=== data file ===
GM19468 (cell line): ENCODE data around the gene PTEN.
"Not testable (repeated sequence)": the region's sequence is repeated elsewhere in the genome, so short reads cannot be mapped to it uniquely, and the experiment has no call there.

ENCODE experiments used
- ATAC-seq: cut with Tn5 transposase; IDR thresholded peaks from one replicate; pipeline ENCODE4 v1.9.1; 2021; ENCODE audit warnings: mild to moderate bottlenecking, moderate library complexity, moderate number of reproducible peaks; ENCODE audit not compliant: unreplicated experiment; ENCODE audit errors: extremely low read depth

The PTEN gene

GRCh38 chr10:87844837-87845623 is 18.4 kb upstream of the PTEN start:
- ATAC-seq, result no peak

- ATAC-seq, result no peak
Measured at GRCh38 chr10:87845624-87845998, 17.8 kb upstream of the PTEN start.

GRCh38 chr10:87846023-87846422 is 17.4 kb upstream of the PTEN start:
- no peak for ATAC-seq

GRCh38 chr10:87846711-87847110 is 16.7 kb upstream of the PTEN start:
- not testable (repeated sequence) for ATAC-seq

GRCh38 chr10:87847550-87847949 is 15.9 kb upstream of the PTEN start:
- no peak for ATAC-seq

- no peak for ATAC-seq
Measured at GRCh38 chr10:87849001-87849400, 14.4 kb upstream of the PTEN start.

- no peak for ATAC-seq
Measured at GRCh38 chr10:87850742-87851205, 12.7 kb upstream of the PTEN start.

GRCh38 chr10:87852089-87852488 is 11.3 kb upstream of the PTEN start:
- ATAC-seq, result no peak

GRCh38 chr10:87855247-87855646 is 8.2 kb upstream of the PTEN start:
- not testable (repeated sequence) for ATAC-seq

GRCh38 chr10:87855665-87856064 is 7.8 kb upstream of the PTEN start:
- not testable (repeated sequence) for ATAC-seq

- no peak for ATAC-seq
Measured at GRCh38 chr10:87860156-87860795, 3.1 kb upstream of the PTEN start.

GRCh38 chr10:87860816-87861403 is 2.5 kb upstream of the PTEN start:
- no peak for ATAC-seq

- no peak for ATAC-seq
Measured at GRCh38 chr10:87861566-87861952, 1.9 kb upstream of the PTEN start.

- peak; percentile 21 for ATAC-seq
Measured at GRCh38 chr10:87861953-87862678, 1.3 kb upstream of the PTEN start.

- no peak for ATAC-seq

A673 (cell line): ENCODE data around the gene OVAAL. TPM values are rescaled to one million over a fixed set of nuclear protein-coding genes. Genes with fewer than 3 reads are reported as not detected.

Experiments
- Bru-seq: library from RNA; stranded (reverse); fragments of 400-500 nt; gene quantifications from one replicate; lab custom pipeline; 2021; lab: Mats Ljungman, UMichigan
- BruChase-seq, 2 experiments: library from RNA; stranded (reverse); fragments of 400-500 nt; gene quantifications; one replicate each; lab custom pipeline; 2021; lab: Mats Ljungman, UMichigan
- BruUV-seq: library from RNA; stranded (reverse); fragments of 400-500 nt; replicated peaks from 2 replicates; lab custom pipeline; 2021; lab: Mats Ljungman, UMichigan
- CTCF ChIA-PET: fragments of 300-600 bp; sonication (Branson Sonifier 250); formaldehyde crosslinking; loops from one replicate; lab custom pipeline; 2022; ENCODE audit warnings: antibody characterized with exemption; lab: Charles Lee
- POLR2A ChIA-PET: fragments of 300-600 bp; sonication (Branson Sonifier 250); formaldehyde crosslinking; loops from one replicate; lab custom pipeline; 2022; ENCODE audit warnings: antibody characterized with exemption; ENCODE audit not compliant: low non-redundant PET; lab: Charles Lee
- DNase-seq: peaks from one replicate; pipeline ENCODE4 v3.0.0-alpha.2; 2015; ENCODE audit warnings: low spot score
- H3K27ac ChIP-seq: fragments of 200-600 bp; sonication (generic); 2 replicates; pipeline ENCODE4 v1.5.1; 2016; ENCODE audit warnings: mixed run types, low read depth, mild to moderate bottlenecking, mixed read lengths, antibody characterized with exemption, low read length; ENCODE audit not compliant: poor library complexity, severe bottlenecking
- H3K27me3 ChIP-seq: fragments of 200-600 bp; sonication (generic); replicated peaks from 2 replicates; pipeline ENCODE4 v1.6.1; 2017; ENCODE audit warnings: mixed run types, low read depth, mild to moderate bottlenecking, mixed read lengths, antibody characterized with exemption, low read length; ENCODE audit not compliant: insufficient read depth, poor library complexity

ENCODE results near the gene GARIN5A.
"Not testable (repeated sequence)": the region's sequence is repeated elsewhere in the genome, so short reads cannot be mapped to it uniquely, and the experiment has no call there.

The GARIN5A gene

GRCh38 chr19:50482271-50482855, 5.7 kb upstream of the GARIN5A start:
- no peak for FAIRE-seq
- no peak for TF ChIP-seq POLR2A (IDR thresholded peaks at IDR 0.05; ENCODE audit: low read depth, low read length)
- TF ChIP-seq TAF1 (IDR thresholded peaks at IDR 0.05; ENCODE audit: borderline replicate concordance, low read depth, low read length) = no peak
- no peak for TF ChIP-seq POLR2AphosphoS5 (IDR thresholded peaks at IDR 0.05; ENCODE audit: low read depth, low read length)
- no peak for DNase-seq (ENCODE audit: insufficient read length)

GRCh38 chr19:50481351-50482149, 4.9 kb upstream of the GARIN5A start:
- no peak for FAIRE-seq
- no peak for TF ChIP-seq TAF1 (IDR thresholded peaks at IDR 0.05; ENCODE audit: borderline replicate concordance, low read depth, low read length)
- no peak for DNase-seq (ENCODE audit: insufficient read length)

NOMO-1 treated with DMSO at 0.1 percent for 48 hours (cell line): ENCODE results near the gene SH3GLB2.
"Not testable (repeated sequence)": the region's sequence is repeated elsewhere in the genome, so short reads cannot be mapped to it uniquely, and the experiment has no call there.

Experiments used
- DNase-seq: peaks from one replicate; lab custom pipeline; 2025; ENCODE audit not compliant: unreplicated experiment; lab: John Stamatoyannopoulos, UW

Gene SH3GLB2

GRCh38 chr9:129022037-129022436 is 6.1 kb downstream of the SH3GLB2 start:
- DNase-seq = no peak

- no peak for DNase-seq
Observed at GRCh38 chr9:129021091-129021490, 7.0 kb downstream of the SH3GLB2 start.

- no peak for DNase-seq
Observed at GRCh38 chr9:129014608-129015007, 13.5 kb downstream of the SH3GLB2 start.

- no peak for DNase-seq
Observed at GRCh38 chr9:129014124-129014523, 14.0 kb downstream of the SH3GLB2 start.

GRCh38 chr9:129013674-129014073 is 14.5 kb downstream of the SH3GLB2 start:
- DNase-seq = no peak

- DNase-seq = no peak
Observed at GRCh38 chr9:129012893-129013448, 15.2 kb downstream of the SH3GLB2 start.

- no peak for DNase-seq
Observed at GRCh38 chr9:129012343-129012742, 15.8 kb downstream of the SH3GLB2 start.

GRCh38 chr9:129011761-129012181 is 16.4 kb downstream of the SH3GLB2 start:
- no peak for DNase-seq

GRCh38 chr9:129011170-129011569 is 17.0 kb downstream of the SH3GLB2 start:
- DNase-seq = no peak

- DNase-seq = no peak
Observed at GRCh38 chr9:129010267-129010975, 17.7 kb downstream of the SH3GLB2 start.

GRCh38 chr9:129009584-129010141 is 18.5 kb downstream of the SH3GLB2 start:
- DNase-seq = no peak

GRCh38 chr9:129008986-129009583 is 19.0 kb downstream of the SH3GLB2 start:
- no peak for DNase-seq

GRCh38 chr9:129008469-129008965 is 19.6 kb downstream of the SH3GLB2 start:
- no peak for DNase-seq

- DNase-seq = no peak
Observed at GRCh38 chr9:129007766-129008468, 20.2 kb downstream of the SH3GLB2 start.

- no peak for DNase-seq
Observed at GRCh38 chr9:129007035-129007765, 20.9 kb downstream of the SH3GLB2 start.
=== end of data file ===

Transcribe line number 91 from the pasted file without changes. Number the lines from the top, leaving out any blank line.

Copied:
- no peak for DNase-seq